Through the use of these integrated modeling tools the research team submitted their latest long-term water supply and demand forecast in December of 2016. They found in the results of their latest forecast that the average annual supply of water for all uses across the Columbia River Basin down to Bonneville Dam is expected to increase around 12 percent by 2035. Their research also concluded that water will be available earlier in the spring than it has been in the past, and the demand for eastern Washington’s irrigated acres will decrease almost 5 percent. If current trends in the proportion of irrigated acres growing different crops continue, we can expect to see more acres growing crops like wine grapes, that demand relatively little water per acre, and less acres growing others like pasture, that demand more water per acre. If this happens, demand for water would decrease close to 7 percent.
“The demand forecast is important because it helps in knowing how drought conditions will impact the various users, enabling managers to better know how to mitigate the effects of drought,” said Hall.
Note: The information in this article was provided by the Agriculture Climate Network, State of Washington Department of Ecology, the University of Washington, The 2016 Columbia River Basin Long-Term Water Supply and Demand Forecast Legislative Report, and the State of Washington Water Research Center.
Deadline: Feb 15, 2017
Proposals are sought on the topic of improving and enhancing the nation’s water supply and availability, and promoting the exploration of new ideas that address or expand our understanding of water problems, including the following specific areas of inquiry (levels of priority are not assigned, and the order of listing does not indicate the level of priority):
- Evaluation of innovative approaches to water treatment, infrastructure design, retrofitting, maintenance, management and replacement.
- Exploration and advancement of our understanding of changes in the quantity and quality of water resources in response to a changing climate, population shifts, and land use changes; including associated economic, environmental, social, and/or infrastructure costs.
- Development of methods for better estimation of water supply, both surface and groundwater, including estimation of the physical and/or economic supply of water.
- Development and evaluation of processes and governance mechanisms for integrated surface/ground water management.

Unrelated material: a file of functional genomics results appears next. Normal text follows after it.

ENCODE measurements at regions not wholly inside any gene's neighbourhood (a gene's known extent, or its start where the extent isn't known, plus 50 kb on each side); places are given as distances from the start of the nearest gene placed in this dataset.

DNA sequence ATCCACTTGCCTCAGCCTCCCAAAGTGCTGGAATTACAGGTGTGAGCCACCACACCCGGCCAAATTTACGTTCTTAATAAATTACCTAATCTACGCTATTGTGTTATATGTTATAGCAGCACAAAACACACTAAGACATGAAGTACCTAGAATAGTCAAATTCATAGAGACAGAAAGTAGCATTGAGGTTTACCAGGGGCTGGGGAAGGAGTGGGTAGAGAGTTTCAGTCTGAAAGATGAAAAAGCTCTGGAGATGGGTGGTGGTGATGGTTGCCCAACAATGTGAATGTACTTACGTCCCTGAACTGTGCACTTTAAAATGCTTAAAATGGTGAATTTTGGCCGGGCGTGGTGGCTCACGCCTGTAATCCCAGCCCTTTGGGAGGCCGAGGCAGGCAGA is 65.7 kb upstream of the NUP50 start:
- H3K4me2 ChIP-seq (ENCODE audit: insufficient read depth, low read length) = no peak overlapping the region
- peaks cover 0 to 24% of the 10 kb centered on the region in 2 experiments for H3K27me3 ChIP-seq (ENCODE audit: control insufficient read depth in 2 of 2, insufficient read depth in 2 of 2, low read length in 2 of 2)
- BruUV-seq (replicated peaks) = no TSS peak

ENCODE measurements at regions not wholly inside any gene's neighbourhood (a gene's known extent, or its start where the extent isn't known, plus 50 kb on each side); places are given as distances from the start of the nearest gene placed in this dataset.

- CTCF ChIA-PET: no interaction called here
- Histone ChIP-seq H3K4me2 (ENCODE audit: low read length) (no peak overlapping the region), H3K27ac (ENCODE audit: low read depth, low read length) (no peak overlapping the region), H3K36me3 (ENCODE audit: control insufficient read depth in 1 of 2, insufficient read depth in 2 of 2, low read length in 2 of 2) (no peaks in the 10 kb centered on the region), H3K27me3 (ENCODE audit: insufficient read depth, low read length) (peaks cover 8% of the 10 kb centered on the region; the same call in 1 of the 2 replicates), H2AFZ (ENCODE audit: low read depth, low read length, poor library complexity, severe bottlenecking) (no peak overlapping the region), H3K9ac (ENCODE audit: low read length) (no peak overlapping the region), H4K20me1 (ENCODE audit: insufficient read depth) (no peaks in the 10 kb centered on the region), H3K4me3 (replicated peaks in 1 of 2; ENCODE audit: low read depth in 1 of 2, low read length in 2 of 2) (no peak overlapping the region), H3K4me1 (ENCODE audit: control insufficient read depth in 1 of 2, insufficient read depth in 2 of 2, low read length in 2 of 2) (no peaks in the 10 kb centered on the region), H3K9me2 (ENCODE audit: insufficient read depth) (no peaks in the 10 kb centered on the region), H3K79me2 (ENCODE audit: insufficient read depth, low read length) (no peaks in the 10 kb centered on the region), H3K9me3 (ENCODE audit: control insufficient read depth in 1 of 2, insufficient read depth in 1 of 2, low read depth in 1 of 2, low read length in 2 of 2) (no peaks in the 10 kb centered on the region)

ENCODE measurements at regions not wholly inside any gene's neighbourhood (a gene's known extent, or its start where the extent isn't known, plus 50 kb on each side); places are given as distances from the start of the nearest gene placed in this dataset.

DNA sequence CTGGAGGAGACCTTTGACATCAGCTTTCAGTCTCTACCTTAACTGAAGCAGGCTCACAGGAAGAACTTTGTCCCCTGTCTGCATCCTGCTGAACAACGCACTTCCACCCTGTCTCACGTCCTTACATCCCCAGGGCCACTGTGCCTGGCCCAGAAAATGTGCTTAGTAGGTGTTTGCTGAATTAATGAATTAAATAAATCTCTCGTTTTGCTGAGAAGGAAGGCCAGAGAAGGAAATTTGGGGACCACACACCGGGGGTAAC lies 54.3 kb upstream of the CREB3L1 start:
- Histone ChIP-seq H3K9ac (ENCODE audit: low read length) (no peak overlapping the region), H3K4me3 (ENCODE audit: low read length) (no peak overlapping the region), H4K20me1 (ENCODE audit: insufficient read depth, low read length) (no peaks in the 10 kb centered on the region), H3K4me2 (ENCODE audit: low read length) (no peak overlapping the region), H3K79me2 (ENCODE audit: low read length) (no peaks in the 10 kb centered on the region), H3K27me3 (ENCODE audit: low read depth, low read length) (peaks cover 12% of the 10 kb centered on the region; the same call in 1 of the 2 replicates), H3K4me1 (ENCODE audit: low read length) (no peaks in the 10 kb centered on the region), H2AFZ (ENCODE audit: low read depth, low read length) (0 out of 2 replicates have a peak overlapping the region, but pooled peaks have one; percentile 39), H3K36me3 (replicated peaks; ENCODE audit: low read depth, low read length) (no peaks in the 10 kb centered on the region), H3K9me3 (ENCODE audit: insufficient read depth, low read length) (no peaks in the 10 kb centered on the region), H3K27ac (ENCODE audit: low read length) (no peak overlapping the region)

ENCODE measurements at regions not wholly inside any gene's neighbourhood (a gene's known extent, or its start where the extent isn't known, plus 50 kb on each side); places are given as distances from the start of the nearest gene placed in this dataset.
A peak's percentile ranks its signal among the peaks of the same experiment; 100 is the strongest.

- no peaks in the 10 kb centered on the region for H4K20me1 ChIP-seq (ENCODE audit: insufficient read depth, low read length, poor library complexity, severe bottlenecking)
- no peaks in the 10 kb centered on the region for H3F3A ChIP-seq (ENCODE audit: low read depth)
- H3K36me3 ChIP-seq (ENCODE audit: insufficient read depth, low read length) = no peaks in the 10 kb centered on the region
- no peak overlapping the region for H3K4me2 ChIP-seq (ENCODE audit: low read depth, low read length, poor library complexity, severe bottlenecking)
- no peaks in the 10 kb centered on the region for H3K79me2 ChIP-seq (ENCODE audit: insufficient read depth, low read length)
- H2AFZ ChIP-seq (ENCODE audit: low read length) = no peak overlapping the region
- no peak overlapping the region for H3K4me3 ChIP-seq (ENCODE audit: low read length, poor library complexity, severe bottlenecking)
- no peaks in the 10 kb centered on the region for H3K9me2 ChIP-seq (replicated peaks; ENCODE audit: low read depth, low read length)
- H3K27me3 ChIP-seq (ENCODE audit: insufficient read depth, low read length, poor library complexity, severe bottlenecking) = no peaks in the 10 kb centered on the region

- Evaluation and assessment of the effects of water conservation practices, as well as adoption, penetration and permanence.
The USGS Institute and NOAA Sea Grant Programs will be hosting a special session at the 2016 UCOWR/NIWR Annual Conference, June 21-23, 2016 at the Hilton Pensacola Beach Hotel in Pensacola Beach, Florida.
Sea Grant College Programs and Water Resources Research Institutes: Research and Partnerships Investigating Land-Sea Interface
NOAA Sea Grant College Program (Sea Grant) and the USGS Water Resources Research Institutes (WRRI) through the National Institutes for Water Resources (NIWR) are both Federal-State partnerships federally mandated to address the Nation’s oceans, coastal, Great Lakes, and water resources issues. Sea Grant is working on integrated research, education and outreach including water issues to assist coastal communities. The Institutes focus research and student training to address water issues related to resource availability, infrastructure and ecosystem services in watersheds. These programs intersect at the land-sea interface and in some locations over entire watersheds, but no coordinated effort to explore and exploit synergistic capacity between the Federal Agencies has occurred to date. Focusing on the significant aspect of the connection between coastal waters and the fresh water inputs they receive, we welcome submissions demonstrating the intersecting foci described above and/or where Sea Grant and NIWR have partnered on research, education and/or outreach efforts.
Earl Greene, USGS, Chief of External Research, email@example.com
Darren Lerner, University of Hawaii, Director, Sea Grant College Program and Interim Director, Water Resources Research Center, firstname.lastname@example.org
For more information